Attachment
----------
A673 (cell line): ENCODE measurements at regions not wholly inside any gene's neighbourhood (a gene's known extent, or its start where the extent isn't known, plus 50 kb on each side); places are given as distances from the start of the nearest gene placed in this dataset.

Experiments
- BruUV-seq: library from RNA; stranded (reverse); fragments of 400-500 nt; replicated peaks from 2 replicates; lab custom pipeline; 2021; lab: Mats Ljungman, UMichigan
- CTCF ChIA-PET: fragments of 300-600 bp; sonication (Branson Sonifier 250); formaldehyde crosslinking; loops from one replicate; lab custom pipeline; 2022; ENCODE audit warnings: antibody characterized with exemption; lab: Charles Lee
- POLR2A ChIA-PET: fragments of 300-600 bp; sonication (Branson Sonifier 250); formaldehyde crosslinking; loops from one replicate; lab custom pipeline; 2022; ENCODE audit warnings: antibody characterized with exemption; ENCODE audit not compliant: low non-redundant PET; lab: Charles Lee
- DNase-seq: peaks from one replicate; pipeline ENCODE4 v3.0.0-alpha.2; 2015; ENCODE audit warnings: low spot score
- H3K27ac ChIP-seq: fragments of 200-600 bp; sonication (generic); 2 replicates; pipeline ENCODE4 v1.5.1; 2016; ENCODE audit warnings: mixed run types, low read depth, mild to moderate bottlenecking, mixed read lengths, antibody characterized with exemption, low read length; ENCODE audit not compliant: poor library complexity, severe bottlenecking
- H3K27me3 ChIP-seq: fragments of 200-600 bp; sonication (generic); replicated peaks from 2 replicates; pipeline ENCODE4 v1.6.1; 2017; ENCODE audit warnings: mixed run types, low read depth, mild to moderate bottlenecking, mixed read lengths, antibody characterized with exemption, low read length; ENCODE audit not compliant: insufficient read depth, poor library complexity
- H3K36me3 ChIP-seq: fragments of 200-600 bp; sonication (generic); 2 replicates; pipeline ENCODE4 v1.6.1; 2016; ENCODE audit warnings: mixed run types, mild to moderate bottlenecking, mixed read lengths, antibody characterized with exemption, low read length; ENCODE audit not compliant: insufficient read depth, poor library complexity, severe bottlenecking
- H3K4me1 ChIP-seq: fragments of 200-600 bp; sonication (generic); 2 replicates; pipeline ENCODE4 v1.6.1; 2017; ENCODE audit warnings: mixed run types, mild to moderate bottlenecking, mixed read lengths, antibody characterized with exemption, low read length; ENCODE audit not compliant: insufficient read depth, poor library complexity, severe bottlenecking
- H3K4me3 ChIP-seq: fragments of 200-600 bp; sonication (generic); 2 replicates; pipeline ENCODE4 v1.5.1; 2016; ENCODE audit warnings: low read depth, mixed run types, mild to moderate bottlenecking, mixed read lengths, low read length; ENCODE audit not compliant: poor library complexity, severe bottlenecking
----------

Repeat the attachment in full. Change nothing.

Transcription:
A673 (cell line): ENCODE measurements at regions not wholly inside any gene's neighbourhood (a gene's known extent, or its start where the extent isn't known, plus 50 kb on each side); places are given as distances from the start of the nearest gene placed in this dataset.

Experiments
- BruUV-seq: library from RNA; stranded (reverse); fragments of 400-500 nt; replicated peaks from 2 replicates; lab custom pipeline; 2021; lab: Mats Ljungman, UMichigan
- CTCF ChIA-PET: fragments of 300-600 bp; sonication (Branson Sonifier 250); formaldehyde crosslinking; loops from one replicate; lab custom pipeline; 2022; ENCODE audit warnings: antibody characterized with exemption; lab: Charles Lee
- POLR2A ChIA-PET: fragments of 300-600 bp; sonication (Branson Sonifier 250); formaldehyde crosslinking; loops from one replicate; lab custom pipeline; 2022; ENCODE audit warnings: antibody characterized with exemption; ENCODE audit not compliant: low non-redundant PET; lab: Charles Lee
- DNase-seq: peaks from one replicate; pipeline ENCODE4 v3.0.0-alpha.2; 2015; ENCODE audit warnings: low spot score
- H3K27ac ChIP-seq: fragments of 200-600 bp; sonication (generic); 2 replicates; pipeline ENCODE4 v1.5.1; 2016; ENCODE audit warnings: mixed run types, low read depth, mild to moderate bottlenecking, mixed read lengths, antibody characterized with exemption, low read length; ENCODE audit not compliant: poor library complexity, severe bottlenecking
- H3K27me3 ChIP-seq: fragments of 200-600 bp; sonication (generic); replicated peaks from 2 replicates; pipeline ENCODE4 v1.6.1; 2017; ENCODE audit warnings: mixed run types, low read depth, mild to moderate bottlenecking, mixed read lengths, antibody characterized with exemption, low read length; ENCODE audit not compliant: insufficient read depth, poor library complexity
- H3K36me3 ChIP-seq: fragments of 200-600 bp; sonication (generic); 2 replicates; pipeline ENCODE4 v1.6.1; 2016; ENCODE audit warnings: mixed run types, mild to moderate bottlenecking, mixed read lengths, antibody characterized with exemption, low read length; ENCODE audit not compliant: insufficient read depth, poor library complexity, severe bottlenecking
- H3K4me1 ChIP-seq: fragments of 200-600 bp; sonication (generic); 2 replicates; pipeline ENCODE4 v1.6.1; 2017; ENCODE audit warnings: mixed run types, mild to moderate bottlenecking, mixed read lengths, antibody characterized with exemption, low read length; ENCODE audit not compliant: insufficient read depth, poor library complexity, severe bottlenecking
- H3K4me3 ChIP-seq: fragments of 200-600 bp; sonication (generic); 2 replicates; pipeline ENCODE4 v1.5.1; 2016; ENCODE audit warnings: low read depth, mixed run types, mild to moderate bottlenecking, mixed read lengths, low read length; ENCODE audit not compliant: poor library complexity, severe bottlenecking